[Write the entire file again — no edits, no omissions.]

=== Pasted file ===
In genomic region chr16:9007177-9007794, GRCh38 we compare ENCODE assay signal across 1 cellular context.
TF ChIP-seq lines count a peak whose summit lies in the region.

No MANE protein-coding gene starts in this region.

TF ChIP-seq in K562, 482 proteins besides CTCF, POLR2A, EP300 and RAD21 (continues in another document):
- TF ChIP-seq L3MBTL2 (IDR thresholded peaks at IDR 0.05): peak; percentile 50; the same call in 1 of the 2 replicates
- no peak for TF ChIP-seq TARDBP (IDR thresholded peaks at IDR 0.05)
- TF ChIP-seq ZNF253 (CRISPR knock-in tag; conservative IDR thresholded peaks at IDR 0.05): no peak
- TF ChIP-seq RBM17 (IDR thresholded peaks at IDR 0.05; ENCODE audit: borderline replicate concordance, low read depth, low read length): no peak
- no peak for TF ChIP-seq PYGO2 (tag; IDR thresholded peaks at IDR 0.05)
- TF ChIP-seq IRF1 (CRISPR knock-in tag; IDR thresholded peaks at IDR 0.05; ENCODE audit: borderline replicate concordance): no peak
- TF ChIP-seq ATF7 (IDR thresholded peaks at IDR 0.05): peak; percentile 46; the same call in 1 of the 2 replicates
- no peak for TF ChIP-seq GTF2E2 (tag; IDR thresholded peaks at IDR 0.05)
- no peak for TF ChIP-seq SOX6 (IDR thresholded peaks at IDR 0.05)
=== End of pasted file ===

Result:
In genomic region chr16:9007177-9007794, GRCh38 we compare ENCODE assay signal across 1 cellular context.
TF ChIP-seq lines count a peak whose summit lies in the region.

No MANE protein-coding gene starts in this region.

TF ChIP-seq in K562, 482 proteins besides CTCF, POLR2A, EP300 and RAD21 (continues in another document):
- TF ChIP-seq L3MBTL2 (IDR thresholded peaks at IDR 0.05): peak; percentile 50; the same call in 1 of the 2 replicates
- no peak for TF ChIP-seq TARDBP (IDR thresholded peaks at IDR 0.05)
- TF ChIP-seq ZNF253 (CRISPR knock-in tag; conservative IDR thresholded peaks at IDR 0.05): no peak
- TF ChIP-seq RBM17 (IDR thresholded peaks at IDR 0.05; ENCODE audit: borderline replicate concordance, low read depth, low read length): no peak
- no peak for TF ChIP-seq PYGO2 (tag; IDR thresholded peaks at IDR 0.05)
- TF ChIP-seq IRF1 (CRISPR knock-in tag; IDR thresholded peaks at IDR 0.05; ENCODE audit: borderline replicate concordance): no peak
- TF ChIP-seq ATF7 (IDR thresholded peaks at IDR 0.05): peak; percentile 46; the same call in 1 of the 2 replicates
- no peak for TF ChIP-seq GTF2E2 (tag; IDR thresholded peaks at IDR 0.05)
- no peak for TF ChIP-seq SOX6 (IDR thresholded peaks at IDR 0.05)